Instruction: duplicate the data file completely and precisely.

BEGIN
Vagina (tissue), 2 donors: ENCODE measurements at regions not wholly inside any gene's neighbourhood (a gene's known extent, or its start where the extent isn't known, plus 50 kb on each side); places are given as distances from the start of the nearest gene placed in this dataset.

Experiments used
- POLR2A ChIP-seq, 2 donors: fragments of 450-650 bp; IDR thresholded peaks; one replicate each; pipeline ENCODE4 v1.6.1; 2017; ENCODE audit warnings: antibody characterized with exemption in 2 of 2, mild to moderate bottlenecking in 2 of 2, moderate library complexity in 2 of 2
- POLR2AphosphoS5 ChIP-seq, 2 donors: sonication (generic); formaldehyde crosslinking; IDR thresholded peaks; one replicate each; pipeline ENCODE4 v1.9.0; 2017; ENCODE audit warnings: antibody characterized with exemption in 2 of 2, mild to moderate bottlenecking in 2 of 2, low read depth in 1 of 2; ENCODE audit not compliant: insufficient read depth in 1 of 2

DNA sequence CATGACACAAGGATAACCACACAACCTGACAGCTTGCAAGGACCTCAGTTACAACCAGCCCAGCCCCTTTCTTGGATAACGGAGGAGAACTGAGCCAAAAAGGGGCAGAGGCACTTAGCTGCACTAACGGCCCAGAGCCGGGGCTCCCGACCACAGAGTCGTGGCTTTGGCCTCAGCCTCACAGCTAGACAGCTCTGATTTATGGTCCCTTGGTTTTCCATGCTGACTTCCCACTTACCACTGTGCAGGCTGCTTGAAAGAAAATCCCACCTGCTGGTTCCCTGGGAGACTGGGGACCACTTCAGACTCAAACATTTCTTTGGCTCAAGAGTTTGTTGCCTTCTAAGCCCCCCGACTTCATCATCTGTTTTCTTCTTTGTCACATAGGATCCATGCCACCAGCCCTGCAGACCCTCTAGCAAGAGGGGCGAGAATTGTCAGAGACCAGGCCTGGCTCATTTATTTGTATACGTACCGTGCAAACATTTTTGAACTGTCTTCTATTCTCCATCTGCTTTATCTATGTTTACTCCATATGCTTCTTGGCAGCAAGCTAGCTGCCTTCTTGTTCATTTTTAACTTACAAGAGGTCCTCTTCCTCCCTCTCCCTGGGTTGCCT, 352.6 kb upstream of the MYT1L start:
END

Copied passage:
Vagina (tissue), 2 donors: ENCODE measurements at regions not wholly inside any gene's neighbourhood (a gene's known extent, or its start where the extent isn't known, plus 50 kb on each side); places are given as distances from the start of the nearest gene placed in this dataset.

Experiments used
- POLR2A ChIP-seq, 2 donors: fragments of 450-650 bp; IDR thresholded peaks; one replicate each; pipeline ENCODE4 v1.6.1; 2017; ENCODE audit warnings: antibody characterized with exemption in 2 of 2, mild to moderate bottlenecking in 2 of 2, moderate library complexity in 2 of 2
- POLR2AphosphoS5 ChIP-seq, 2 donors: sonication (generic); formaldehyde crosslinking; IDR thresholded peaks; one replicate each; pipeline ENCODE4 v1.9.0; 2017; ENCODE audit warnings: antibody characterized with exemption in 2 of 2, mild to moderate bottlenecking in 2 of 2, low read depth in 1 of 2; ENCODE audit not compliant: insufficient read depth in 1 of 2

DNA sequence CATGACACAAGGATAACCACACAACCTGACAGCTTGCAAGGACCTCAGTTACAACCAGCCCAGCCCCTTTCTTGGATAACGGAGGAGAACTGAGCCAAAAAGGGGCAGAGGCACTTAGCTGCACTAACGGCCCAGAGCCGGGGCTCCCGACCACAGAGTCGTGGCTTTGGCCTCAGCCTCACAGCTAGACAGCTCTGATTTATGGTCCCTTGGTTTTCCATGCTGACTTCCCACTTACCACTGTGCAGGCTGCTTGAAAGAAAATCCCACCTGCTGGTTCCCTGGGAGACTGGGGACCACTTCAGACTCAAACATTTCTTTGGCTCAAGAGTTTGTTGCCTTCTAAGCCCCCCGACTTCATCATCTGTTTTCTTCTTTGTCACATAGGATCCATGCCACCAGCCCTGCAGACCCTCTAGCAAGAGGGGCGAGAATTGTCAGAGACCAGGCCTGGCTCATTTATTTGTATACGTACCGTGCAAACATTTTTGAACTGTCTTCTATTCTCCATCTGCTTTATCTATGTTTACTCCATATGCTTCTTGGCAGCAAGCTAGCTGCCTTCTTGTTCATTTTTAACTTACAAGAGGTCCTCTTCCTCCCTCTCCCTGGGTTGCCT, 352.6 kb upstream of the MYT1L start: